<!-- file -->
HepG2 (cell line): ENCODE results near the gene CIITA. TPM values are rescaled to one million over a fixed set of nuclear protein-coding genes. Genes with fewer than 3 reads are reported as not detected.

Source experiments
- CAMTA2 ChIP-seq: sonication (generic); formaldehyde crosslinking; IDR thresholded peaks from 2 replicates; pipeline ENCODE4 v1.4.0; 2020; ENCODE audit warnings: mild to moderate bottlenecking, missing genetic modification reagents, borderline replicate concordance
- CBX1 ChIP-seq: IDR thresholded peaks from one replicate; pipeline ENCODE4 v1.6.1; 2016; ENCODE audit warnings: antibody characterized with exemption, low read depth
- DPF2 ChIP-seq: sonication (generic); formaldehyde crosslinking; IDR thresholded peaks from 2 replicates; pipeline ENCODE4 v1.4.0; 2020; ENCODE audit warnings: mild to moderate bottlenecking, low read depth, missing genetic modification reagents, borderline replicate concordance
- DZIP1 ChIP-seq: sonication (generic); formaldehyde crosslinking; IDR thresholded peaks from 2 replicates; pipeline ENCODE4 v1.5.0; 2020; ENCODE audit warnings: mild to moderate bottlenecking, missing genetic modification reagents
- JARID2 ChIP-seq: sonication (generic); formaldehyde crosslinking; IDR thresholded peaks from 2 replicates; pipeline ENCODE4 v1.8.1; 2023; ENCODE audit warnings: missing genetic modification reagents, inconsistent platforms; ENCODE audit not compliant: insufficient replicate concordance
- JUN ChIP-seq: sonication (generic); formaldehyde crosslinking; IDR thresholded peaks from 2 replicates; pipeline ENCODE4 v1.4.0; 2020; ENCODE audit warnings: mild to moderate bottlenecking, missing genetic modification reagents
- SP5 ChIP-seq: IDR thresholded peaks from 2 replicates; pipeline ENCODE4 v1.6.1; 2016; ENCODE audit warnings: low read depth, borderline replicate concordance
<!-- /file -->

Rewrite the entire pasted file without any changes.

HepG2 (cell line): ENCODE results near the gene CIITA. TPM values are rescaled to one million over a fixed set of nuclear protein-coding genes. Genes with fewer than 3 reads are reported as not detected.

Source experiments
- CAMTA2 ChIP-seq: sonication (generic); formaldehyde crosslinking; IDR thresholded peaks from 2 replicates; pipeline ENCODE4 v1.4.0; 2020; ENCODE audit warnings: mild to moderate bottlenecking, missing genetic modification reagents, borderline replicate concordance
- CBX1 ChIP-seq: IDR thresholded peaks from one replicate; pipeline ENCODE4 v1.6.1; 2016; ENCODE audit warnings: antibody characterized with exemption, low read depth
- DPF2 ChIP-seq: sonication (generic); formaldehyde crosslinking; IDR thresholded peaks from 2 replicates; pipeline ENCODE4 v1.4.0; 2020; ENCODE audit warnings: mild to moderate bottlenecking, low read depth, missing genetic modification reagents, borderline replicate concordance
- DZIP1 ChIP-seq: sonication (generic); formaldehyde crosslinking; IDR thresholded peaks from 2 replicates; pipeline ENCODE4 v1.5.0; 2020; ENCODE audit warnings: mild to moderate bottlenecking, missing genetic modification reagents
- JARID2 ChIP-seq: sonication (generic); formaldehyde crosslinking; IDR thresholded peaks from 2 replicates; pipeline ENCODE4 v1.8.1; 2023; ENCODE audit warnings: missing genetic modification reagents, inconsistent platforms; ENCODE audit not compliant: insufficient replicate concordance
- JUN ChIP-seq: sonication (generic); formaldehyde crosslinking; IDR thresholded peaks from 2 replicates; pipeline ENCODE4 v1.4.0; 2020; ENCODE audit warnings: mild to moderate bottlenecking, missing genetic modification reagents
- SP5 ChIP-seq: IDR thresholded peaks from 2 replicates; pipeline ENCODE4 v1.6.1; 2016; ENCODE audit warnings: low read depth, borderline replicate concordance